If you hit such an obstinate seller, by the way: red flags should already be flying. You’ve encountered a very unhappy and stubborn seller who will probably be difficult or impossible to work with on other issues like price or him making needed repairs uncovered by the inspection. Most likely this seller is unhappy with some past interaction with a real estate agent or maybe with what a Realtor® told him/her that the property is worth on the market or with the advice that the Realtor gave him on the things that need to be fixed or replaced to make the house more marketable.
One immediate consequence of the seller not being listed on the MLS is the lack of information that you would normally have about the property. Things like the mortgage terms that the seller might accept, or the appliances that come with the house or the taxes that the house is charged each year or even how soon the seller could turn over possession will all be missing and must then be ascertained by asking him a whole bunch of questions. He may not have filled out a Seller’s Disclosure form or the required Lead-based Paint Disclosure.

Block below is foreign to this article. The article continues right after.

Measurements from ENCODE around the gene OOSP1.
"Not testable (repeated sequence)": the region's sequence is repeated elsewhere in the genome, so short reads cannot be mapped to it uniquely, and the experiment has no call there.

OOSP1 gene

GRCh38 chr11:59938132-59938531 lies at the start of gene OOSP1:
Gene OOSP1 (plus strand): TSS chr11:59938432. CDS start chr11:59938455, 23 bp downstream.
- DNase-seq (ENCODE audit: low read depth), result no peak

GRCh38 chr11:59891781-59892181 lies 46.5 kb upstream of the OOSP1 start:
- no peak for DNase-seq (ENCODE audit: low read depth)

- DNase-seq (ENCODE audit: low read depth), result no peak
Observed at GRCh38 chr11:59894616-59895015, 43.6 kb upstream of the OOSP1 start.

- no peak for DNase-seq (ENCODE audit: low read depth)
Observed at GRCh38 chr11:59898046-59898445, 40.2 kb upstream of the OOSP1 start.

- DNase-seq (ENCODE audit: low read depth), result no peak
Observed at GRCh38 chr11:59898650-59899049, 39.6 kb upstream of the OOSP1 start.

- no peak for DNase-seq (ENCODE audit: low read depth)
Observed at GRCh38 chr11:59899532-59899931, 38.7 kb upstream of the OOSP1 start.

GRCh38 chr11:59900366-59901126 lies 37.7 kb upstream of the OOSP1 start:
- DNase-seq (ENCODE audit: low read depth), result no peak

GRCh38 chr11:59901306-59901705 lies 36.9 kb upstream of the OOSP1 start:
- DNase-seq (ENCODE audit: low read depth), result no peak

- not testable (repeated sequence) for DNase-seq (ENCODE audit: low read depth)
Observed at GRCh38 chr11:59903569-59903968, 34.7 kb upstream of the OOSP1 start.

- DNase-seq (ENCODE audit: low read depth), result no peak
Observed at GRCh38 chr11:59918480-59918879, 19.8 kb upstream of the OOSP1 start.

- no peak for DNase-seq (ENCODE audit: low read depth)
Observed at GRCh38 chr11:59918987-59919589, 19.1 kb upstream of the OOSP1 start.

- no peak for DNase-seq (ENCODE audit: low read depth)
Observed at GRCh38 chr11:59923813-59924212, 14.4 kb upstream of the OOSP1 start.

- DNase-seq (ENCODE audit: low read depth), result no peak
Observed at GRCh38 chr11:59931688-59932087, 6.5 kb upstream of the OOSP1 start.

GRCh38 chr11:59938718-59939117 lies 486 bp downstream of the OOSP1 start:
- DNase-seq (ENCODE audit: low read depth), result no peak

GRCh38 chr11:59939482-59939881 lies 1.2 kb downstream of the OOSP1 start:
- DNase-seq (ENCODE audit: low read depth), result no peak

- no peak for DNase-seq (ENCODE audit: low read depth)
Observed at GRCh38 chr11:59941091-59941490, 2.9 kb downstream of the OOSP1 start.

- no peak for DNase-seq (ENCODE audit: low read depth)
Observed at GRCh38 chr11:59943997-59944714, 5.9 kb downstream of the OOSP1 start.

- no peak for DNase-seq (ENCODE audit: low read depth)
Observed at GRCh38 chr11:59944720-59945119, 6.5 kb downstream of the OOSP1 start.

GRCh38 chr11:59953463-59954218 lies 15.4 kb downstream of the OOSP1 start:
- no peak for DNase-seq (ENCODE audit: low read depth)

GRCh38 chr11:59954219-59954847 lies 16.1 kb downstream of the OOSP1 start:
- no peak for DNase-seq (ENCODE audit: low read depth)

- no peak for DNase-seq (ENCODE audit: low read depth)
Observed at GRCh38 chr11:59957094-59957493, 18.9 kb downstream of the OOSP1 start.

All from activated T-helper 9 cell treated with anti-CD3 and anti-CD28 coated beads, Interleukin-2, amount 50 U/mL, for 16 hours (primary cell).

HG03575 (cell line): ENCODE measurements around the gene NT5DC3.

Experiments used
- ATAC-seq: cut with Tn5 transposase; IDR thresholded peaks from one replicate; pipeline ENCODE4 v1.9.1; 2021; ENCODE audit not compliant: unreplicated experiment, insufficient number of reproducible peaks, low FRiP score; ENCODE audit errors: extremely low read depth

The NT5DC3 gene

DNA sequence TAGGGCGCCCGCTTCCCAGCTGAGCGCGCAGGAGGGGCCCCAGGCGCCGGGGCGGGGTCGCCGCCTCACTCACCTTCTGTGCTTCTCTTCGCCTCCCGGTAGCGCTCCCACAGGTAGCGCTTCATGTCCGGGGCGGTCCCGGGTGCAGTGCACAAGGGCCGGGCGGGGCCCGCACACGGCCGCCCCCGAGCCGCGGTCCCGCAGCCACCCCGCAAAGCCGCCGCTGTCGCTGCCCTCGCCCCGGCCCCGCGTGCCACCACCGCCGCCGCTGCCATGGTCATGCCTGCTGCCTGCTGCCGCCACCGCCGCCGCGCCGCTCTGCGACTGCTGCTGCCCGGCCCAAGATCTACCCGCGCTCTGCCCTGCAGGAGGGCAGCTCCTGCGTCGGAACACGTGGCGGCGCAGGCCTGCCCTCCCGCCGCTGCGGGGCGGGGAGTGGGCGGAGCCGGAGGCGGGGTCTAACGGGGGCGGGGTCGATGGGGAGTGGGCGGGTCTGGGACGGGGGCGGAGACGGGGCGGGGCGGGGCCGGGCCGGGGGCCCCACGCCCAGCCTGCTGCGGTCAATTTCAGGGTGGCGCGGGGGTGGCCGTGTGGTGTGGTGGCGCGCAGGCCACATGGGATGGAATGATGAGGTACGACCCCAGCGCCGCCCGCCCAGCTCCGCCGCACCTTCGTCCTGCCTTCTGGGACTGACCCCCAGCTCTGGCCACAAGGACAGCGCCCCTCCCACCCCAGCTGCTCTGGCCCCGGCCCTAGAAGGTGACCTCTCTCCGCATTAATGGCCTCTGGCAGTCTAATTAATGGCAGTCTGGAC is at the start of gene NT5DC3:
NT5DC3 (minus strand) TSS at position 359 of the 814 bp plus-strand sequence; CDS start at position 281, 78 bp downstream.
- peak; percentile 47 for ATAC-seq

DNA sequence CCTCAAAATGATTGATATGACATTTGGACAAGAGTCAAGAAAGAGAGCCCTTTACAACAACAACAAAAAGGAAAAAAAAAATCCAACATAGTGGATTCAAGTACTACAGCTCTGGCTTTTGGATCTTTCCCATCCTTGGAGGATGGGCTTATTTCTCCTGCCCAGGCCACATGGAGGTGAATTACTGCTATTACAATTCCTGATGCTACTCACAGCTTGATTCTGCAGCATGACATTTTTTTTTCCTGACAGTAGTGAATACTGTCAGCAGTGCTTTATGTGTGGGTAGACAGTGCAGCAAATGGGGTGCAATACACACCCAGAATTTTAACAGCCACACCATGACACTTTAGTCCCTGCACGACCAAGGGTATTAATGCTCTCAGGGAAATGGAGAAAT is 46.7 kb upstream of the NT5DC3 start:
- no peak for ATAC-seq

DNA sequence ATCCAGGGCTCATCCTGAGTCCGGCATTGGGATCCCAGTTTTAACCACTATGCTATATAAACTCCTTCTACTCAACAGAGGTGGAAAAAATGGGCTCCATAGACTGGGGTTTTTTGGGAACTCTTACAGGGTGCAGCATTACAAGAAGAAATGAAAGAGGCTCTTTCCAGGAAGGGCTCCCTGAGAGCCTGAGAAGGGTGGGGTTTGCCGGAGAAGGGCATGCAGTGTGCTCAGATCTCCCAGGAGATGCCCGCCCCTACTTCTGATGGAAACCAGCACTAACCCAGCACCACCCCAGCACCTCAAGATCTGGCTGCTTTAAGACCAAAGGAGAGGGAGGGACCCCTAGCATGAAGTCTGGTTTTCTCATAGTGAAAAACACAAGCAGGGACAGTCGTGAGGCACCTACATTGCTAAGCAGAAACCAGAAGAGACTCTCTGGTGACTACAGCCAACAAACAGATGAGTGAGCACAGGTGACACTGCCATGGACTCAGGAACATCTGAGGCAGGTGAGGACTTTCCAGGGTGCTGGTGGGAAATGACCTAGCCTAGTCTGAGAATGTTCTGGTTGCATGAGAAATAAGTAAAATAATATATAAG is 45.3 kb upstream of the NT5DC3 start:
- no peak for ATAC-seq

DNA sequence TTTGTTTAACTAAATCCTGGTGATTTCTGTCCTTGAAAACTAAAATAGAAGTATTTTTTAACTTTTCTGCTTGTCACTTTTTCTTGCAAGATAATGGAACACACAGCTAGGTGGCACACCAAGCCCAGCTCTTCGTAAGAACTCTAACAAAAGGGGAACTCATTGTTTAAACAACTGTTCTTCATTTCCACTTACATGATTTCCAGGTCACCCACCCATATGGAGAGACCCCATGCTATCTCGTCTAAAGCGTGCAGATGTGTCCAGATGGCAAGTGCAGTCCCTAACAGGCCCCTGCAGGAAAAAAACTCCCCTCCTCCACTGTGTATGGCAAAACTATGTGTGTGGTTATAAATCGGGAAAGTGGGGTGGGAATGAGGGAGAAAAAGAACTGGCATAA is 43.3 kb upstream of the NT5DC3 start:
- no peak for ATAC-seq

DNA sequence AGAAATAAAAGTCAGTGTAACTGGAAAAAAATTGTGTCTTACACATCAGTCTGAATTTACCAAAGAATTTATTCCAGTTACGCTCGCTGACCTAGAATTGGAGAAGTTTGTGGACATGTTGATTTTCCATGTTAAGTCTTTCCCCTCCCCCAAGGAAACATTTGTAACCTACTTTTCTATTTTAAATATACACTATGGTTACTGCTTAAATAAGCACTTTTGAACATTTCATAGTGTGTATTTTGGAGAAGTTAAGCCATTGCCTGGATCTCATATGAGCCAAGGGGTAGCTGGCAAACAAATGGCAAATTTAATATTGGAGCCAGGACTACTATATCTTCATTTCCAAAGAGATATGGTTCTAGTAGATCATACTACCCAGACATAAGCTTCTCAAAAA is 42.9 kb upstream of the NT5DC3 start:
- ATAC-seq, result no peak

Leave the challenge to get that information and to negotiate those issues with the seller on your behalf with your agent. The negotiations usually starts with price. Many FSBO houses are overpriced to start with, because the owner refused to listen to, and believe, the real estate professional who may have tried to advise him before listing. I have never seen a FSBO house priced below the market. Sometimes the price difference between the asking price and the market price that your agent will advise you on is dramatic. If that is the case, be prepared for an initial rejection when you make a bid based upon what your agent tells you is a fair price.